Over 100 years ago, a cold December night in 1914 started off like many other nights. At that time, World War I, which would eventually claim over 16 million lives, was still in its early stages. With the use of machine guns, poisonous gases, tanks, airplanes, and many other new inventions of modern warfare, the “war to end all wars” was quickly becoming one of the most gruesome and deadliest.Yet on Christmas Eve, of that year an amazing thing happened, and the sound of gunfire, explosions, and screams were replaced with Christmas carols coming from the trenches.
Soon makeshift Christmas trees and candles could be seen rising from the trenches. One account that has been cited numerous times was that of Graham Williams of the Fifth London Rifle Brigade. Describing the event, Williams stated, “First the Germans would sing one of their carols, and then we would sing one of ours, until when we started up ‘O Come, All Ye Faithful,’ the Germans immediately joined in singing the same hymn to the Latin words ‘Adeste Fideles.’ And I thought, well, this is really a most extraordinary thing ¬– two nations both singing the same carol in the middle of a war.”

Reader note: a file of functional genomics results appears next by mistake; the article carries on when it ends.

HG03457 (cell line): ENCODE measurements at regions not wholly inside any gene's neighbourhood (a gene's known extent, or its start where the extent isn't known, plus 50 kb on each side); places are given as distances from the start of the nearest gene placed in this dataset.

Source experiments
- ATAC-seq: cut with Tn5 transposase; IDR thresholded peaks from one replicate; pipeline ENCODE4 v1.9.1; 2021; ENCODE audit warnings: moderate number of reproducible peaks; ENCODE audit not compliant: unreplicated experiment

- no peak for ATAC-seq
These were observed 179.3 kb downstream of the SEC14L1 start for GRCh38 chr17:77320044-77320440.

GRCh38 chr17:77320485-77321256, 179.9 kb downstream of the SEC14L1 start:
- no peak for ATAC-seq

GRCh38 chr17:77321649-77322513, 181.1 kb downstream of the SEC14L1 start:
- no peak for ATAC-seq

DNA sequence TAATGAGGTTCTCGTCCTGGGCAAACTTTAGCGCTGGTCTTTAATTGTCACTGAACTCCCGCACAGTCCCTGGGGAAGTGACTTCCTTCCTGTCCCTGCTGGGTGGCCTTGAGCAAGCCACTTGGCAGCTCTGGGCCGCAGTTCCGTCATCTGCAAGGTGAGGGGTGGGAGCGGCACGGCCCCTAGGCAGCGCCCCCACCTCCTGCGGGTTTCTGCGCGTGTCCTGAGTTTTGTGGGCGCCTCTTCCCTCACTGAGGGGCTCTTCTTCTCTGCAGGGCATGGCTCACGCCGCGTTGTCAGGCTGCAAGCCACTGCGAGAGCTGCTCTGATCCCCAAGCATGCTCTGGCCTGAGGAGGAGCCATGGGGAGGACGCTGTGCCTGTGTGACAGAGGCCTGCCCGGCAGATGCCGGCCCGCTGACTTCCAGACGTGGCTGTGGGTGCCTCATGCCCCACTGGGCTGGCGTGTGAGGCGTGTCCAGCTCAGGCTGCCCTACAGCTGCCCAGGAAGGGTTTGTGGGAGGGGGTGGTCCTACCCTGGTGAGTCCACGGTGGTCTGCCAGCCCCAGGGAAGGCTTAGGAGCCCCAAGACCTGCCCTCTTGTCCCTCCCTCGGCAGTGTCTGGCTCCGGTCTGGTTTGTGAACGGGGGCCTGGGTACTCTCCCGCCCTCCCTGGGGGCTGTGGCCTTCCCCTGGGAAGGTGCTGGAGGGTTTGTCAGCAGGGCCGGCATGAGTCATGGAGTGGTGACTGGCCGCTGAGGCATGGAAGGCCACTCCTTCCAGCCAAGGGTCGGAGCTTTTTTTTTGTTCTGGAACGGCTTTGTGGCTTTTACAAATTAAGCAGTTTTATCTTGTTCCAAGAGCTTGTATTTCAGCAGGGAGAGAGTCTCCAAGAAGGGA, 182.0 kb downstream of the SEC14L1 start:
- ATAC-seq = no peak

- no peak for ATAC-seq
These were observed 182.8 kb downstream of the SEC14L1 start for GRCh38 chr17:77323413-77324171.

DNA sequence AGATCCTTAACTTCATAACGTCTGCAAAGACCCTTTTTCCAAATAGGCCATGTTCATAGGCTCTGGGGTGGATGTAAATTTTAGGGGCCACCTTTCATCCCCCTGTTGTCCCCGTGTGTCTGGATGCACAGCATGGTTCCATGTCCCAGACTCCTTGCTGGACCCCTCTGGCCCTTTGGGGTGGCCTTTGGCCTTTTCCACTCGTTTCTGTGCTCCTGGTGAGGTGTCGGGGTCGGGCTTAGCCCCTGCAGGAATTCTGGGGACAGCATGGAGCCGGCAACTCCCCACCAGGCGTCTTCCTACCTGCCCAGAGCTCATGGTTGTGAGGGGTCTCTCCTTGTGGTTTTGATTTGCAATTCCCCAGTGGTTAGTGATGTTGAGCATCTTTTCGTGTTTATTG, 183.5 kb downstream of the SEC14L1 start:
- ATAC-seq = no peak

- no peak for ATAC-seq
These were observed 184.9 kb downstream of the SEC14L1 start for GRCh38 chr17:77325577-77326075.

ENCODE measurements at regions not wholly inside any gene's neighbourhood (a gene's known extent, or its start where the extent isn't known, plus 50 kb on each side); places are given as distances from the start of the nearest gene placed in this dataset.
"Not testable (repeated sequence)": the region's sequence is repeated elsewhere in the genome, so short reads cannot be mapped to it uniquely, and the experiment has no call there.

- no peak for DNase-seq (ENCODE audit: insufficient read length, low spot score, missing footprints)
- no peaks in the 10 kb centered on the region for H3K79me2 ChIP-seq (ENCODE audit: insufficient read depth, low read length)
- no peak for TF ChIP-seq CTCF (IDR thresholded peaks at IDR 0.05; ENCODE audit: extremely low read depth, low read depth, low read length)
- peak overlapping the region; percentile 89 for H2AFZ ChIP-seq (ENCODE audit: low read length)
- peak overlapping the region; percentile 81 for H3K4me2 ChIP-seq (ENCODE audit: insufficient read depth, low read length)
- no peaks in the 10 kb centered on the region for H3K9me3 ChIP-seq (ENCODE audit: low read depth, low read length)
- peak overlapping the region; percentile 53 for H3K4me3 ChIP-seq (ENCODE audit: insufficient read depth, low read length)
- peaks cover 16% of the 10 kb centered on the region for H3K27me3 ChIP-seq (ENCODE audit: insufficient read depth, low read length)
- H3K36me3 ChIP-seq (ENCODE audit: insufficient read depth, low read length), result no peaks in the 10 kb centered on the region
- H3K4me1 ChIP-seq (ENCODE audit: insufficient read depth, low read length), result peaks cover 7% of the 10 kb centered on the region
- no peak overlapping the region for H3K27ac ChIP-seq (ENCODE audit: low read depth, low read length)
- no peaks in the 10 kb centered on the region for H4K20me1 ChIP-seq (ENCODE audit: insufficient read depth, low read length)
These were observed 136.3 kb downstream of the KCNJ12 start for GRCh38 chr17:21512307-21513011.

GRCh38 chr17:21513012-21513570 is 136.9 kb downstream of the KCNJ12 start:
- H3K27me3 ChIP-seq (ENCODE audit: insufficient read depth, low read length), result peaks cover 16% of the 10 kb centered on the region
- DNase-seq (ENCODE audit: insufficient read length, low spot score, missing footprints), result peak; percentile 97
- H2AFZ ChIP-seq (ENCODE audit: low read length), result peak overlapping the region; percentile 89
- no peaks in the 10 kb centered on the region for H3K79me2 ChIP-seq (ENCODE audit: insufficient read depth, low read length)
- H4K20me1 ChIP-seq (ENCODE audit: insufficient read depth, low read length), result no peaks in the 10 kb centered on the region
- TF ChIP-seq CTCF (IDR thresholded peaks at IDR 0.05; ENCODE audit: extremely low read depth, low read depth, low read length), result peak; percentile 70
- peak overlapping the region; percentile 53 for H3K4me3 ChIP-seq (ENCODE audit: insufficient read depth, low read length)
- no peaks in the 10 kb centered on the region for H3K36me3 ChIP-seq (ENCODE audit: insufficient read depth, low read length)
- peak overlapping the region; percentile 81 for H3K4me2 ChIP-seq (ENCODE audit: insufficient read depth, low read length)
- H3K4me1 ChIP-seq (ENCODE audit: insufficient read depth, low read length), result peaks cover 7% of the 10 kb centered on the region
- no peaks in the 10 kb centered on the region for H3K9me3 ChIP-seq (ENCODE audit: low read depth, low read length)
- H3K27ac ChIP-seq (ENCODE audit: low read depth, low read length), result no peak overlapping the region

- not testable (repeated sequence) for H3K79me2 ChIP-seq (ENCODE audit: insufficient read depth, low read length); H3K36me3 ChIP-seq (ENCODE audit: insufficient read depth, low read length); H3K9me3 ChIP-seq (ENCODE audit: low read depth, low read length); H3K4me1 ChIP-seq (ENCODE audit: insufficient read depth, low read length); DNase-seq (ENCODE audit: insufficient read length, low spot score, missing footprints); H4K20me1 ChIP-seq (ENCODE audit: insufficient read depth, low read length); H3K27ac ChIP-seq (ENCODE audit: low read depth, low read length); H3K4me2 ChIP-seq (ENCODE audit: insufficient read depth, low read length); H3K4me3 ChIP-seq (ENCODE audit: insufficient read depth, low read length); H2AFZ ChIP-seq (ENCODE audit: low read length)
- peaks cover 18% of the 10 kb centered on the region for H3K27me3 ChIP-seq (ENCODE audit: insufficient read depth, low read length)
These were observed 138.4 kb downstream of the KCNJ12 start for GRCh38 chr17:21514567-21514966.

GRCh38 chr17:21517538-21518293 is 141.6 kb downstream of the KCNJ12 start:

This event has come to be known as the Christmas Truce of 1914 and, in addition to the caroling, it consisted of soldiers exchanging food, souvenirs, and even playing friendly games of soccer. Time magazine referred to this Christmas Truce as “a testament to the power of hope and humanity in a truly dark hour of history,” and some reports estimate that 100,000 soldiers participated.
As we approach Christmas over a century after this event, we can still benefit from its lesson. It seems lately that at every level (local, state, and federal), politics has gotten more divided. It is hard to get on social media and not see personal attacks and name-calling occur as a result of anything prominent politicians say or do. Instead of looking for common ground or remembering our state’s motto, “United We Stand, Divided We Fall,” it sometimes seems that all attention has been on tearing down the other side. These efforts are often not because of policy reasons, but because of party affiliation. Last week, veteran Frankfort reporter Ronnie Ellis described a cloud hanging over our state capitol and, just a few months ago, one of our U.S. Senators was brutally attacked while working in his yard.
This holiday season, I hope that all Kentuckians can put aside our disagreements in order to celebrate and enjoy Christmas. Even though it can sometimes feel like we are on opposite sides, there are some events that can put life into perspective and make our disagreements seem small. As the soldiers who have participated in the Christmas Truce came to realize, the joy and spirit of Christmas can transcend even our biggest differences if we are willing to let it.
By Sen. Wil Schroder